Chicago. There were even rumors that some people were going to be at
that meeting to possibly do harm to the Minister, she recalled.
"My husband and I decided that we would give our life. If they did
something to him, we would go down fighting for the Minister, because
our people needed him so badly. They still need him," she said.
As he spoke out among the public, Min. Farrakhan reached out to
former top laborers of the Hon. Elijah Muhammad. At Miami’s
Fontainebleau Hotel, Min. Farra-khan and Brother Wahid met with Min.
Abdul Bey Muhammad, who remembered how the Hon. Elijah Muhammad foretold
his ministers that they would depart from him and his message. "It was
the Hon. Louis Farrakhan who revived me, brought me back. I’m talking
about from the dead. We understand, ‘by way of Allah’ (God) and all
that, but it was Min. Farrakhan that really got to me," he said.
When Min. Farrakhan first stood up, detractors were talking against
him for rebuilding the Hon. Elijah Muhammad’s work, like he was going
against Imam Warith Deen Mohammed, said Min. Abdul Rahman Muhammad of
"When they talked about him, I said: ‘Wait a minute. Wait a minute,
ya’ll. You can’t blame that brother for teaching what he was converted
to.’ I said: ‘We’re the hypocrites, because we walked away from the Hon.
"My thinking at that time was there would be war between him and
Warith Deen Mohammed, but I was at that time tied up with Muhammad Ali,
so I took the safe road and stayed with Muhammad Ali, as Farrakhan began
to build," he admitted.
The movement grew with larger and larger meetings in Atlanta. Min.
Rahman decided to leave his place with Muhammad Ali and return to the
"Even at that time, we had Saviours’ Day down at the Conrad Hilton,
we had a few hundred people. After a while we had Saviour’s Day over in
Gary, Ind., we had 2,000 people over there. It kept growing and growing
and growing," he said.
The first real national Saviour’s Day convention was held in 1981 at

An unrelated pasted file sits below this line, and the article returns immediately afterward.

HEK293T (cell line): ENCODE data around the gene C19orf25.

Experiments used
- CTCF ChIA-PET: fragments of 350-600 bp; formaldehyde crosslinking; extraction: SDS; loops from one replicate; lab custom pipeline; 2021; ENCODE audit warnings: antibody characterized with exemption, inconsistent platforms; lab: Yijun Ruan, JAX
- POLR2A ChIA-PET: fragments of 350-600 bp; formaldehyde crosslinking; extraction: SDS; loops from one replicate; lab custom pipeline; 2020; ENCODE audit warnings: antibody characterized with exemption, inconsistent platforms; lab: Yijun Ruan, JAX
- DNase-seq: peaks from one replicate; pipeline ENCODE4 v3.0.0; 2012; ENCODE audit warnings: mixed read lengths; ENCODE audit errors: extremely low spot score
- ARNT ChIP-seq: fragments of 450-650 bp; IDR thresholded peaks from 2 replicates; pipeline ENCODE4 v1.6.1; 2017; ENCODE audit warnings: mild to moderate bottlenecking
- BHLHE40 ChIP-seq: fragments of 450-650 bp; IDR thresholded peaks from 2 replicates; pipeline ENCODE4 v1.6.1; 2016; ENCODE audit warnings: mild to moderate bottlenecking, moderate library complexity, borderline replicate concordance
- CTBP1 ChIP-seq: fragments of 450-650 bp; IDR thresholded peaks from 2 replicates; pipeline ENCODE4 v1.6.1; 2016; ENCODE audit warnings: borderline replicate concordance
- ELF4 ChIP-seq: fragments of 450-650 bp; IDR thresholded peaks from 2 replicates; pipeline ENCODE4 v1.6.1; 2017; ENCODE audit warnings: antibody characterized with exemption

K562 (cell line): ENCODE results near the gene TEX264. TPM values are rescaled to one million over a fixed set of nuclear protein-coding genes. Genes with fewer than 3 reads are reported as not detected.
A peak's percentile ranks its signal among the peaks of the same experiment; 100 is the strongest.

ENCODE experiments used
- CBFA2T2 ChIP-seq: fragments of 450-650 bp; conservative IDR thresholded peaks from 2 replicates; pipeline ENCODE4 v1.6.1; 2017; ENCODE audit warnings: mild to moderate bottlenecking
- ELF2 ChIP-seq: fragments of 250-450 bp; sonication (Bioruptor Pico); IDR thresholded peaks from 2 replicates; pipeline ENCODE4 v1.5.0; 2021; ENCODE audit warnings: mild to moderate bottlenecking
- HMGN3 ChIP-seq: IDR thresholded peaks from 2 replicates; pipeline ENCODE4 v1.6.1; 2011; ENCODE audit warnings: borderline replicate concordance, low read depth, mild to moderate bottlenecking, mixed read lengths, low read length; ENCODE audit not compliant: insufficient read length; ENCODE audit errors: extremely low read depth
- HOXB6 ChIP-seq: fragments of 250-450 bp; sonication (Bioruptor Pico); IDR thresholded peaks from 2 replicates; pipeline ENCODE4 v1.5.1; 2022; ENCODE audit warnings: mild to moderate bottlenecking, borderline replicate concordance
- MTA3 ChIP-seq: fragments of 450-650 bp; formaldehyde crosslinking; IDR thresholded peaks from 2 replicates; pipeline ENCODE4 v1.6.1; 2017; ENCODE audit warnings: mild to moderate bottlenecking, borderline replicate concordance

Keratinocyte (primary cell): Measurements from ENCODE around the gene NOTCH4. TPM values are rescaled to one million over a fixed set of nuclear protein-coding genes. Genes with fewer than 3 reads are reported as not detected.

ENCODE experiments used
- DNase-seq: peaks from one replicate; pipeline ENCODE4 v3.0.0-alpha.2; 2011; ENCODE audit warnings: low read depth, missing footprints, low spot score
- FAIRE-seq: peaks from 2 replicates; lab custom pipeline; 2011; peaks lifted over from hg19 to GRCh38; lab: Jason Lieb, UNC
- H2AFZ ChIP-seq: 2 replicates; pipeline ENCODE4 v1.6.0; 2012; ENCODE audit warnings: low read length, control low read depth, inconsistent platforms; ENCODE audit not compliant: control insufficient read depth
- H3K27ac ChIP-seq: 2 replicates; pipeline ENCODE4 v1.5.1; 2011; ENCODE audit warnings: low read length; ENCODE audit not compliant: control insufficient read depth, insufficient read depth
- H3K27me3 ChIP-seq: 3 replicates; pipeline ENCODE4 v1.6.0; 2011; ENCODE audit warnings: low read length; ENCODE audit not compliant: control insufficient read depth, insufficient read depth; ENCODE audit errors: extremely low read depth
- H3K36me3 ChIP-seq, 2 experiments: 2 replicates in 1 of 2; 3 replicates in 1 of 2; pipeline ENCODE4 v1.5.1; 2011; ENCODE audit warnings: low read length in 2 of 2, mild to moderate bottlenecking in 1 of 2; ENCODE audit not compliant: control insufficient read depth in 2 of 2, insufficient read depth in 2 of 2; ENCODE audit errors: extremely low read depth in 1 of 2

the Hilton Hotel in Chicago. It was called "The Rebirth of the Nation."
In those days, followers from as far away as the Mid-Atlantic region
chartered buses to travel to Chicago for Saviour’s Day–40 at a time.
This year believers from Washington chartered an entire airplane to
attend the 25th anniversary convention in Los Angeles.
On May 17, 1980, Minister Farrakhan called another Nation of Islam
veteran, Min. Karriem Muhammad, of Plainfield, New Jersey, to come meet
with him in New York.
"He said there would be a sign in the Earth," Min. Karriem recalled.
The next day, in Washington state, Mt. St. Helens erupted in a
violent blast estimated to be 500 times as powerful as the Hiroshima
atomic bomb. The Miami riots began that day after Blacks heard that an
all-White Tampa, Fla., jury acquitted White ex-policemen accused of
beating a Black man to death and making it look like an accident. The
riots left 14 people beaten or shot to death in a 40 by 60 block area
Young people who have grown up in the Nation also bear witness to
progress seen in their young lives. "Every Saviours’ Day Min. Louis
Farrakhan has made a better speech. Everyone is coming more into unity,"
teenager Bashir Rahman said. "He brings us closer and closer together,"
his friend Esa Muhammad agreed.
The tremendous material success of the Nation over the past 25 years,
and more importantly the growth of the Nation’s influence, and the
esteem in which the Hon. Elijah Muhammad is now held, compared to 25
years ago, is what Min. Jabril Muhammad knew would overtake Min.
The work of Min. Farrakhan and his teacher was "written up in
scripture, thousands of years ago," Min. Jabril said.